|Nuneham Courtenay is an unusual village of small, mainly semi-detached, single storey, and very uniform cottages which line each side of the main road. The village is five miles south east of Oxford on the A4074 . The cottages are mainly semi-detached single storey dwellings, brick built with tiled roofs and dormers in the attic and shutters to the windows on the ground floor. The name 'Nuneham' means 'new village' and the 'Courtenay' part of the name comes from the Curtenay Family, who lived here in the thirteenth century.
The ornately carved Carfax Conduit stands on the hill overlooking the Thames. This stone cistern was moved here in 1786 having once stood at Carfax in the centre of Oxford dispensing fresh water from a reservoir outside the city.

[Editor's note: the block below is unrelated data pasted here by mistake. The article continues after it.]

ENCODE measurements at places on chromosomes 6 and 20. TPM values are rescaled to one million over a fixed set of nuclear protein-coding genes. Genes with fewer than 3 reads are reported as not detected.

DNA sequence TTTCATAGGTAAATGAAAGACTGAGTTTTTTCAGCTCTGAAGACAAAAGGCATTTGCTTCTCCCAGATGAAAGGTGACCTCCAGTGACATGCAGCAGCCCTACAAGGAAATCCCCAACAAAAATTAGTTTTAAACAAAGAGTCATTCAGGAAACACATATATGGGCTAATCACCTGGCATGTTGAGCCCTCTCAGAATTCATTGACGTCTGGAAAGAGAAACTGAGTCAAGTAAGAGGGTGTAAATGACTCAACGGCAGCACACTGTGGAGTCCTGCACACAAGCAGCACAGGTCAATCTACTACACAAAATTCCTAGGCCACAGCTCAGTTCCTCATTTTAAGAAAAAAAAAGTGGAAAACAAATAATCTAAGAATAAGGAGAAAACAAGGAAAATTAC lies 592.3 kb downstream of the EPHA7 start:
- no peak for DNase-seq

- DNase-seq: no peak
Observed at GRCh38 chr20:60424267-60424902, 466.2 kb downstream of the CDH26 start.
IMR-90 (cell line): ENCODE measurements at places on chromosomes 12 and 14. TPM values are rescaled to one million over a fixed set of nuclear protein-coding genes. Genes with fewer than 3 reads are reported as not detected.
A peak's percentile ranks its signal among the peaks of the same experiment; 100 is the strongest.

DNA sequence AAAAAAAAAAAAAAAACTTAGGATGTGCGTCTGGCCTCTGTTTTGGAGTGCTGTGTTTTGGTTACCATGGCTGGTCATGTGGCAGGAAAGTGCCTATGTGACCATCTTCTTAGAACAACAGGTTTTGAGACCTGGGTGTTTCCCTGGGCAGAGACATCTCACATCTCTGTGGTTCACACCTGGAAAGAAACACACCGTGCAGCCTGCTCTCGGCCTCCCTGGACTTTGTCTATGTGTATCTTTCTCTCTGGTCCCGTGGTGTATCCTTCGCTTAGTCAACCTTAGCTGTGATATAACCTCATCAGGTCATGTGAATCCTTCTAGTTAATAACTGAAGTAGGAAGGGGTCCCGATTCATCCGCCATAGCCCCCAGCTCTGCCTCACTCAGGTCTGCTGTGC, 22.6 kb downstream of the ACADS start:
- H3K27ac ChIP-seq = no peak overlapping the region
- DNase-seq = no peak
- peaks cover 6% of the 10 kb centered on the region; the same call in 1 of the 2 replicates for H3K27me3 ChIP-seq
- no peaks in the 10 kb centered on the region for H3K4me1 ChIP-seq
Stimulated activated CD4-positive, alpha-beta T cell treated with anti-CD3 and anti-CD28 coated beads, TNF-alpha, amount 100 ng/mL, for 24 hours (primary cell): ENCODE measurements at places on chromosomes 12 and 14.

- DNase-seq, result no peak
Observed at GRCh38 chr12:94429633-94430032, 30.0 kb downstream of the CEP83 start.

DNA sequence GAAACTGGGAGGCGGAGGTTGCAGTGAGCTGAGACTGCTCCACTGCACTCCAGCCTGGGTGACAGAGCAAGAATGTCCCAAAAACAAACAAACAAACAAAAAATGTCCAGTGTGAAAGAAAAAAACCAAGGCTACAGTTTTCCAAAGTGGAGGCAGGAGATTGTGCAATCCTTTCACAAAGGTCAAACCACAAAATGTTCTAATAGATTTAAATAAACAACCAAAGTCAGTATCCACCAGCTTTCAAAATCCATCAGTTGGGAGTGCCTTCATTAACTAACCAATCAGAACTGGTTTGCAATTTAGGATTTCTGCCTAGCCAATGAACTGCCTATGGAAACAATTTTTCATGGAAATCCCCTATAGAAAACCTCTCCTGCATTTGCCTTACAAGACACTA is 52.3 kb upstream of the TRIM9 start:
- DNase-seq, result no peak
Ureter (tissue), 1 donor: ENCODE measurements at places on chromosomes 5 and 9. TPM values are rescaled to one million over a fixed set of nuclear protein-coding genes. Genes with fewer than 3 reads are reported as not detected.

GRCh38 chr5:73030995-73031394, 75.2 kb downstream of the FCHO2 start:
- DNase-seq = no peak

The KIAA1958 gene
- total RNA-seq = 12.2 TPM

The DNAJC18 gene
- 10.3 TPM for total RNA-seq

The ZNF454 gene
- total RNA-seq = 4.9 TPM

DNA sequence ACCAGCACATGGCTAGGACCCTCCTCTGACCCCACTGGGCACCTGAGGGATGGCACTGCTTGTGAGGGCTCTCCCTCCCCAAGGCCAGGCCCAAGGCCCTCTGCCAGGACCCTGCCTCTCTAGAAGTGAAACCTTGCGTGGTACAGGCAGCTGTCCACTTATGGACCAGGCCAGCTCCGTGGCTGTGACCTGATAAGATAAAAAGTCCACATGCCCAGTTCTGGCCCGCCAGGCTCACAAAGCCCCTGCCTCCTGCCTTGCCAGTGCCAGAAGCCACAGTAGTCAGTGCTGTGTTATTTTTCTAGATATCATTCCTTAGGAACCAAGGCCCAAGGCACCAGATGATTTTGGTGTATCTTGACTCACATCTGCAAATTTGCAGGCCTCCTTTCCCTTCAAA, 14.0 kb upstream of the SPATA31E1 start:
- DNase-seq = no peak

||Can you see the Milkman with his horse and cart, delivery the milk
(click on photo to enlarge)
Nuneham House itself is a Palladian villa, built for the 1st Earl of Harcourt in 1756. It is currently used as a retreat centre by the Brahma Kumaris World Spiritual University. Its landscaped grounds were designed by Lancelot Capability Brown.
All the cottages are listed as are many of the buildings and features in Nuneham Park, and the whole village and the park are in a conservation area.
Just south of the village is the Harcourt Arboretum on part of the former grounds of Nuneham House. The arboretum is part of the tree and plant collection of Oxford University's Oxford Botanic Garden. It includes ten acres of woodland, and a thirty-seven-acre wild-flower meadow.